Nordstrom's awesome employee handbook is a myth

Nordstrom's famously has the shortest employee handbook ever. Here is the entire handbook:

Welcome to Nordstrom

We're glad to have you with our Company. Our number one goal is to provide outstanding customer service. Set both your personal and professional goals high. We have great confidence in your ability to achieve them.

Nordstrom Rules: Rule #1: Use best judgment in all situations. There will be no additional rules.

Please feel free to ask your department manager, store manager, or division general manager any question at any time.

It's totally awesome and I wish it were real. I truly do, because it would be great if we lived in a society where a company could make that their policy and have that be it. If all employees and managers were able to use good judgment, and you could trust your employees and management to make good judgments and stay out of court, that would be awesome. But, we know that isn't the world we live in, at all.

While it is true that Nordstrom hands out these "handbooks" to new employees, it's not complete. Why?

There are tons of employment laws that companies must abide by, or they'll find themselves in court. And sometimes what someone might think is "good judgment" someone else will think is "terrible judgment." If that happens, you end up treating "similarly situated" employees differently. Now, treating two different employees differently isn't a big deal, unless the employee with less rosy treatment claims that you are treating her differently because of her gender, or race, or pregnancy status. Result? Huge problems. So, you know this is not the only Nordstrom policy book.

And, in fact, it's not. A two-second Google search brought up the real Nordstrom policy guide. It's a mere 7,344 words. And this policy guide references other policies that employees are bound by. This, they may find, is a little difficult to put on a card to hand out to each employee, and it doesn't sound quite as good in the press as "Use best judgment in all situations. There will be no additional rules."

For instance, Nordstrom's social media policy kind of blows that "no additional rules" out of the water. Here it is:

SOCIAL MEDIA GUIDELINES If you use social media accounts to connect and share about Nordstrom, we ask that you use good judgment and follow these additional guidelines:
  • Follow Nordstrom guidelines and expectations, including the Privacy Policy, Privacy Trainings, the Code of Conduct and other Nordstrom guidelines. Follow terms and conditions for social networking sites.
  • Comply with the Endorsement Guidelines if you are receiving benefits or incentives for posts on social media.
  • Disclose your Nordstrom affiliation on your personal social bios and note that the views expressed are your own.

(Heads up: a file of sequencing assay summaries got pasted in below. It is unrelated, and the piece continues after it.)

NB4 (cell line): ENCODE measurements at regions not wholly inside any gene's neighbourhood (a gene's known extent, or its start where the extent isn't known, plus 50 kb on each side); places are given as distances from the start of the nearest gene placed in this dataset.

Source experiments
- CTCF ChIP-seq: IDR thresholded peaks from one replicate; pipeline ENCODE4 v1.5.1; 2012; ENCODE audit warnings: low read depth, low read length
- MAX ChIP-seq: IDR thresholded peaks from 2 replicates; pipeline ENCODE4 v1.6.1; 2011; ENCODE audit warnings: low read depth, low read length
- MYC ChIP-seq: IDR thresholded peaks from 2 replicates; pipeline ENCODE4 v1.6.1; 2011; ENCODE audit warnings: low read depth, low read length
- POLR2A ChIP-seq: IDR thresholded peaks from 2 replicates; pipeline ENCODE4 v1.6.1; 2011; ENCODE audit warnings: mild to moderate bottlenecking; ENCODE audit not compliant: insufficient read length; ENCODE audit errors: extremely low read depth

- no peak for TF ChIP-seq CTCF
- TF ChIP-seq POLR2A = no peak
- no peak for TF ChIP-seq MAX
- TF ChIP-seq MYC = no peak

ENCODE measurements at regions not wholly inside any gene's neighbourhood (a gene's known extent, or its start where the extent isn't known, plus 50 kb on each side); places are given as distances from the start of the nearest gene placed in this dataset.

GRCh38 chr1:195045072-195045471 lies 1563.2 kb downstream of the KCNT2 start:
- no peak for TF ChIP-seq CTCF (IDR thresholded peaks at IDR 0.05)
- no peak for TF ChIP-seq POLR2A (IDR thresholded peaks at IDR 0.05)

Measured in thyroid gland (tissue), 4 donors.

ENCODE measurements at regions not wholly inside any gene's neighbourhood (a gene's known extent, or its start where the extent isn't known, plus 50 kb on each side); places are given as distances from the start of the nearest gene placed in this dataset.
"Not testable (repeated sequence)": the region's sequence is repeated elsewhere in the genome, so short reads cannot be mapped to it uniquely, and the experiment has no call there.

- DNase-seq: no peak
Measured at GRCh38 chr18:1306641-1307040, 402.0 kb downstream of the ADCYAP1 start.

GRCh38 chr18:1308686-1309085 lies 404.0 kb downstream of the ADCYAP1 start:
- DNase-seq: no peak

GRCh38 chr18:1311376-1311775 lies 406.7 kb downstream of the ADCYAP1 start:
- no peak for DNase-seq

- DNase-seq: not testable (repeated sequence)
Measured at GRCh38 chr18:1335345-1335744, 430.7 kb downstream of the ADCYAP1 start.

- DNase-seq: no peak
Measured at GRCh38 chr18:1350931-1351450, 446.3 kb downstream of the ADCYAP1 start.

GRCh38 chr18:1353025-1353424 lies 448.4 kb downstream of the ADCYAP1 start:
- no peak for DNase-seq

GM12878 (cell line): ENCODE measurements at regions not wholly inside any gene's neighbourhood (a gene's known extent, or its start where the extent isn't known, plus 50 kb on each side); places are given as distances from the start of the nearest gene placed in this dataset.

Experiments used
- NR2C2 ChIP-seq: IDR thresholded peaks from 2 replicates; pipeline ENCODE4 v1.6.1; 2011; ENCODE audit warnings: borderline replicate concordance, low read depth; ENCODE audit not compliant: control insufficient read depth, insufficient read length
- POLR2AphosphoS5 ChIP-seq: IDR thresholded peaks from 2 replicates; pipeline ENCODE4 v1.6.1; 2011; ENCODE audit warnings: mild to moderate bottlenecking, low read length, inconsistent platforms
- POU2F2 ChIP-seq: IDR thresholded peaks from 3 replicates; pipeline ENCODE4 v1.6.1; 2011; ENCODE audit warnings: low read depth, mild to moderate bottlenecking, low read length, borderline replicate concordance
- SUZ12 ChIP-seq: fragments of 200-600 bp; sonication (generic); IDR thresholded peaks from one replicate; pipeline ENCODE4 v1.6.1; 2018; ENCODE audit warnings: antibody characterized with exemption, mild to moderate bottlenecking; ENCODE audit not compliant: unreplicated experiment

• Don't post sensitive, private or confidential company information (i.e., unannounced product launches and promotions, internal sales results, company strategy, pricing information or comparisons).
  • Never give out personal customer or co-worker information (i.e. personal addresses, phone numbers, or credit card information) or add information you receive from social networking to Personal Book or other Nordstrom tools.
  • Respect every customer's privacy; do not share details about their visit.
  • Always ask for permission to post pictures of customers or co-workers.
  • Know that you may be legally responsible for the content you post. Respect brands, trademarks and copyrights.
  • Ensure your posts do not create a real or perceived conflict of interest; for example, do not accept direct advertising or compensation from competitors.
  • Get approval from the Social Media, Legal and Privacy Teams for contests or promotions directed toward Nordstrom customers or employees.

Now, sure, you could sum that up as "use good judgment on social media." In fact, those things are good judgment, but notice the detailed rules.

And unfortunately, this is the world we live in. If you don't have a social media policy, for instance, or a sexual harassment policy, or a racial discrimination policy, then you have no procedure in place should someone be illegally discriminated against, which makes your company open for a lawsuit. Nordstrom does, indeed, have a sexual harassment policy that includes instructions on what to do if you feel you've been sexually harassed.

This is all good. They need this type of policy.

So, perhaps their "handbook" is simply the card, but that's not a real handbook. The real handbook is all the subset of policies which makes it clear that that card is not the be-all-end-all of employee information. There are other guidelines, and documents to which Nordstrom's employees are bound. As well they should be. The legal department would never allow it otherwise.